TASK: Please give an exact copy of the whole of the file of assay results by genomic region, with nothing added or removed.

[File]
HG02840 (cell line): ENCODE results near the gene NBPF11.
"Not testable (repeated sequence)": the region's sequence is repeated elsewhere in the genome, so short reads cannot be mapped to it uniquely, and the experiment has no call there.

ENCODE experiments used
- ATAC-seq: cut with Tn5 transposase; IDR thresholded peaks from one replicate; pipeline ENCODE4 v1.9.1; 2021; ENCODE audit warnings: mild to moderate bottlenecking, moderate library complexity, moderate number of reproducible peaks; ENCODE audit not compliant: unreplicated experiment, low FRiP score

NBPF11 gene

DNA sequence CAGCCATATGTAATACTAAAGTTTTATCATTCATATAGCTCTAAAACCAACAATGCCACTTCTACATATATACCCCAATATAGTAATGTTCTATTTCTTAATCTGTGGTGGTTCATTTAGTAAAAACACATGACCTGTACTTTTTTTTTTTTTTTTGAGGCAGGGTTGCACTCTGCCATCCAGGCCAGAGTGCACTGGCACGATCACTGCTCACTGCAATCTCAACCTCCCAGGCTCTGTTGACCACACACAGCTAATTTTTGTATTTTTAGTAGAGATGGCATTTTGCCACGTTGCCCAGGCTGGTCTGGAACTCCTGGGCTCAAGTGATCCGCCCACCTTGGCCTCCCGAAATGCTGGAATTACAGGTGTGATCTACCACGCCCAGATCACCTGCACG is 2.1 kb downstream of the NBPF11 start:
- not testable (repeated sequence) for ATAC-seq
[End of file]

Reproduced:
HG02840 (cell line): ENCODE results near the gene NBPF11.
"Not testable (repeated sequence)": the region's sequence is repeated elsewhere in the genome, so short reads cannot be mapped to it uniquely, and the experiment has no call there.

ENCODE experiments used
- ATAC-seq: cut with Tn5 transposase; IDR thresholded peaks from one replicate; pipeline ENCODE4 v1.9.1; 2021; ENCODE audit warnings: mild to moderate bottlenecking, moderate library complexity, moderate number of reproducible peaks; ENCODE audit not compliant: unreplicated experiment, low FRiP score

NBPF11 gene

DNA sequence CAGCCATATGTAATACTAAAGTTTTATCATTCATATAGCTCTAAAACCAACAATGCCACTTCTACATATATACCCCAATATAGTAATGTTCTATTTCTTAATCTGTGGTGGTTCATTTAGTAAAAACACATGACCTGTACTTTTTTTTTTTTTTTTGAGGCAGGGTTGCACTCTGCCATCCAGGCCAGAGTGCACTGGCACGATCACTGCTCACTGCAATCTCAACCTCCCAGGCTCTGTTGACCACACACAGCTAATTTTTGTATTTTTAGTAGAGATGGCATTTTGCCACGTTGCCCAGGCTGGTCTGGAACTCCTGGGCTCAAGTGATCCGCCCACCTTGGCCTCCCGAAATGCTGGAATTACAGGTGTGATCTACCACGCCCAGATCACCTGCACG is 2.1 kb downstream of the NBPF11 start:
- not testable (repeated sequence) for ATAC-seq